There are two methods Time uses to realise less radical exclusion or backgrounding: the use of (i) adjectives and (ii) interrogative pronouns. In the growth model topic (A13C and A18C), for instance, the use of the adjectives ‘old wounds’, ‘fatal flaw’ and ‘necessary for’ without identifying the culprit(s) renders it difficult for the reader to determine the identity and the actor(s) responsible for Asia’s ‘old wounds’ (A 13C) and for the consequences that may befall economic growth in the absence of democracy (A18C). Nevertheless, the choice of the adjectives depicts an image of an unsustainable growth model doomed to failure if political reforms are not undertaken to address current government and past mistakes.

Another method used to realise backgrounding is through the interrogative pronoun ‘who’ (A15C), which functions as a grammatical subject bypassing the need for explicit references to the agents. Although the headline (A15C) addresses a question that seeks to find the beneficiary in issues related to international trade and currency, the interrogative pronoun puts the focus onto itself and also brings to mind an opportunistic relationship in which a group of trading partners is benefiting from the conflict over currencies at the expense of others. In this case, it could be the Chinese or any of the non-Chinese participants, or even the international community at large, who would win the currency war should it happen.

Compared to the Chinese, the agency of the American actor is backgrounded, evidenced by its frequency of 15%. The following are some examples of the backgrounded American actor:

  • 1. Pressing China on the yuan won’t work A6C
  • 2. Who would win a currency war? A15C
  • 3. A vicious circle A17C

The American agency is backgrounded through the use of the gerund of the verb ‘press’ at the beginning of the clause (A6C), thus functioning as a grammatical subject and eliminating the need to identify the agency of the social actor. This semantic strategy has the effect of targeting the message directly at the reader, rendering them more sympathetic to the action of the backgrounded American actor against that of the Chinese. In a similar vein, just solely on the headline the interrogative pronoun ‘who’ (A15C) puts the social actor in the background since it makes no reference to the agency of the action. It could also be used rhetorically to mean ‘who would win? No one would win’. Now that the process of inclusion and exclusion of agent social actors has been examined, Table 2.3 shows the frequency distribution of the key non-agent social actors.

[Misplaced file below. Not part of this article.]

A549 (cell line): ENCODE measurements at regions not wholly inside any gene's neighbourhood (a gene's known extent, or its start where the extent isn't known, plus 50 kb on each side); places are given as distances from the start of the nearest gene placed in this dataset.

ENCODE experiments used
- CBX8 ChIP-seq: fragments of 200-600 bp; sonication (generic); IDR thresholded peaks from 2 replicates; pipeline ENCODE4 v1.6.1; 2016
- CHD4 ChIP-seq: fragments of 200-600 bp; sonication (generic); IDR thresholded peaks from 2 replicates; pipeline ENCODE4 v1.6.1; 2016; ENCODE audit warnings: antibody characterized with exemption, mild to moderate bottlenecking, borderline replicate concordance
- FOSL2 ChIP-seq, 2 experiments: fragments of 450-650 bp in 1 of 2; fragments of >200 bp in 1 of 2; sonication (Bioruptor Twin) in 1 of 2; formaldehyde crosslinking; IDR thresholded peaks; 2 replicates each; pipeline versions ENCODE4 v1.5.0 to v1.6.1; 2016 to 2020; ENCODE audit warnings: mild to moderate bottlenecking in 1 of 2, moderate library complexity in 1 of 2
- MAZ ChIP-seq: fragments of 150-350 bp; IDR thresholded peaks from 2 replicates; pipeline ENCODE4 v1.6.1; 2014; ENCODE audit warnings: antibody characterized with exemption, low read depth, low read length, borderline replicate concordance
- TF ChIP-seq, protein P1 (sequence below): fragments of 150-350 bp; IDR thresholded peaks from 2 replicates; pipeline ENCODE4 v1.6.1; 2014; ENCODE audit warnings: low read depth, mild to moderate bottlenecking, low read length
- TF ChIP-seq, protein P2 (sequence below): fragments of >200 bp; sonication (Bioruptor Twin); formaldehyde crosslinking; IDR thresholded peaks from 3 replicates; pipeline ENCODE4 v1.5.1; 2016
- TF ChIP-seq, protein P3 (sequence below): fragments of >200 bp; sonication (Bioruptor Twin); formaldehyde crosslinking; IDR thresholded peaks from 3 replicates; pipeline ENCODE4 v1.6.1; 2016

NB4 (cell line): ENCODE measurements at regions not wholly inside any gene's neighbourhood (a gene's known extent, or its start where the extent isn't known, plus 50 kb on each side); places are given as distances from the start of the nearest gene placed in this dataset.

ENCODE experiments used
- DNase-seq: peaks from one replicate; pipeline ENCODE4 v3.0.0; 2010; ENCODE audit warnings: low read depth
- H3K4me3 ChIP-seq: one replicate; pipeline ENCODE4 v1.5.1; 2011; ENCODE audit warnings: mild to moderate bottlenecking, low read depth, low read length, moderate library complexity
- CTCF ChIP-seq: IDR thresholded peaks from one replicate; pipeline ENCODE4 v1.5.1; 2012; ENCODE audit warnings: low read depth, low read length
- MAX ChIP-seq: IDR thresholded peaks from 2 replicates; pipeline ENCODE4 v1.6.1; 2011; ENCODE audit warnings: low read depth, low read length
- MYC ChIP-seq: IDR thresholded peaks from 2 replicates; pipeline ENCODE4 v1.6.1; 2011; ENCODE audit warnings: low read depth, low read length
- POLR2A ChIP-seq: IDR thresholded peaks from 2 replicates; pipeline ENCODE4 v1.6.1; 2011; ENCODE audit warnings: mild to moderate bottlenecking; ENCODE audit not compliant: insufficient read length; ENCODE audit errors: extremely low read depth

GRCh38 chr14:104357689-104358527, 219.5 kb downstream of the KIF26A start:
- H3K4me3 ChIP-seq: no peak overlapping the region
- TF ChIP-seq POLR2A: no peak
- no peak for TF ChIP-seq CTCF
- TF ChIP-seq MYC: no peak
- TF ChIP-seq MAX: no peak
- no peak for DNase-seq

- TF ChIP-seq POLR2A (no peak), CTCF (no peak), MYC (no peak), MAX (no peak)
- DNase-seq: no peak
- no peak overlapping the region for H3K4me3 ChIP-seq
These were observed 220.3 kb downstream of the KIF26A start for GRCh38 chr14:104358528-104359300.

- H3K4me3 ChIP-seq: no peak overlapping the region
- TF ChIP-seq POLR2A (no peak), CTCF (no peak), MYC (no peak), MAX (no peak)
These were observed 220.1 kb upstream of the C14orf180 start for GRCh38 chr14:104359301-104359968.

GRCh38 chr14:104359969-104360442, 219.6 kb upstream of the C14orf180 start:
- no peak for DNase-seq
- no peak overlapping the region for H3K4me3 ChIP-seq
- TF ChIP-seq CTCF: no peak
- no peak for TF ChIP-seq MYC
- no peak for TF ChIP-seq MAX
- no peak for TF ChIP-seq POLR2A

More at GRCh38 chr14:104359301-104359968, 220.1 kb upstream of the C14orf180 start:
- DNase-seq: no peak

In Table 2.3, the American non-agent actor is included (10%) twice as often as the Chinese and North Korean non-agent actors (5% each). This pattern points to a higher incidence of the American actor being the recipient of an activity in the headlines. The following are some examples of the included American non-agent actors:

  • 1. China takes aim at the US on currency conflict A4C
  • 2. How China is like 19th century America A19C

The headline inclusion rate for the other non-agent actors (such as Africa, Asia, India, and South Korea, the West, and the UK) is 0%. In the process of exclusion, while Table 2.3 shows that the Chinese agent actor is excluded the most frequently, it also shows a pattern in which the Chinese non-agent actor, along with North Korea and Asia, is excluded at a rate of 0%, while the American, British, Indian, African, South Korean, and Western non-agent actors are excluded at rates of 20%, 5%, 10%, 5%, 5%, and 10%, respectively. In other words, the exclusion representational category reveals the formation of two groups: one comprising China and North Korea, and another Africa, India, South Korea, the West, the UK, and the US.

Table 2.4 shows that Time has the tendency to background American, African, British, Indian, South Korean, and Western non-agent actors, thus

Table2.3 Inclusion/exclusion of non-agent actors in frequency and percentage (Time)

Represen rational categories

Non-agent social actors

Chinese

Non-Chinese

China

US

UK

India

West

Africa

5. Korea

N. Korea

Asia

Inclusion

No.

1

2

0

0

0

0

0

1

0

%

5

10

0

0

0

0

0

5

0

Exclusion

No.

0

4

1

2

2

1

1

0

0

%

0

20

5

10

10

5

5

0

0

Total

5

30

5

10

10

5

5

5

0

Trade conflict in Western newsmagazines 39 Table 2.4 Exclusion of non-agent social actors {Time)

Representational category: exclusion

Non-agent social actors

Chinese

Non-Chinese

China

US

UK

India

West

Africa

S. Korea

N. Korea

Asia

1 Backgrounding

No.

0

4

1

2

2

1

1

0

0

%

0

20

5

10

10

5

5

0

0

2 Suppression

No.

0

0

0

0

0

0

0

0

0

%

0

0

0

0

0

0

0

0

0

reducing explicit references to the non-agents in association with the activity mentioned in the headlines. Their traces, however, can still be found in the headlines. The following are some examples of the exclusion of American actor non-agency in topics related to China’s military might (A 11C and A20C):

  • 1. On North Korea and more, China flexes its muscles A11C
  • 2. Fear of China’s missiles (and money) is overblown A20C

As A11C and A20C show, Time uses the mass noun ‘North Korea’ and the nominalisation ‘fear’ to background the non-agency of the American actor through prepositional and post-modifying phrases, such as ‘on’ and ‘of’, respectively. The focus thus shifts to the agent’s action, which has caused burden and even harm to the backgrounded non-agents. Both headlines depict China’s military prowess without clear reference to the non-agents, rendering it difficult for the reader to determine the target of China’s demonstration of military power. Furthermore, the obfuscation of the patient has the effect of directing the message at the readers, putting them in the shoes of the patient undergoing the action.

The following are further examples of the exclusion of non-agency in the topics international trade and currency (A12C) and growth model (A18C):

  • 1. The real victims of China’s yuan policy A12C
  • 2. Is democracy necessary for economic success? A18C